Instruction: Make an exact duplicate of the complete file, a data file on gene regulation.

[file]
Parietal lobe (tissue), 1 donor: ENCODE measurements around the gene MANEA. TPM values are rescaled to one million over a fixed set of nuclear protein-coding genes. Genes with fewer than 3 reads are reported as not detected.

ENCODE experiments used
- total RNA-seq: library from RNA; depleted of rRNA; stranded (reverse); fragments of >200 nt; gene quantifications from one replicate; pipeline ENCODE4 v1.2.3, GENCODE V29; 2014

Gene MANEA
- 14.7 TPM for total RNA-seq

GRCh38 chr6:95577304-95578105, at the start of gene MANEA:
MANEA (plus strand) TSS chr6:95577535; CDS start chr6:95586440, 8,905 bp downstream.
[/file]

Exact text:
Parietal lobe (tissue), 1 donor: ENCODE measurements around the gene MANEA. TPM values are rescaled to one million over a fixed set of nuclear protein-coding genes. Genes with fewer than 3 reads are reported as not detected.

ENCODE experiments used
- total RNA-seq: library from RNA; depleted of rRNA; stranded (reverse); fragments of >200 nt; gene quantifications from one replicate; pipeline ENCODE4 v1.2.3, GENCODE V29; 2014

Gene MANEA
- 14.7 TPM for total RNA-seq

GRCh38 chr6:95577304-95578105, at the start of gene MANEA:
MANEA (plus strand) TSS chr6:95577535; CDS start chr6:95586440, 8,905 bp downstream.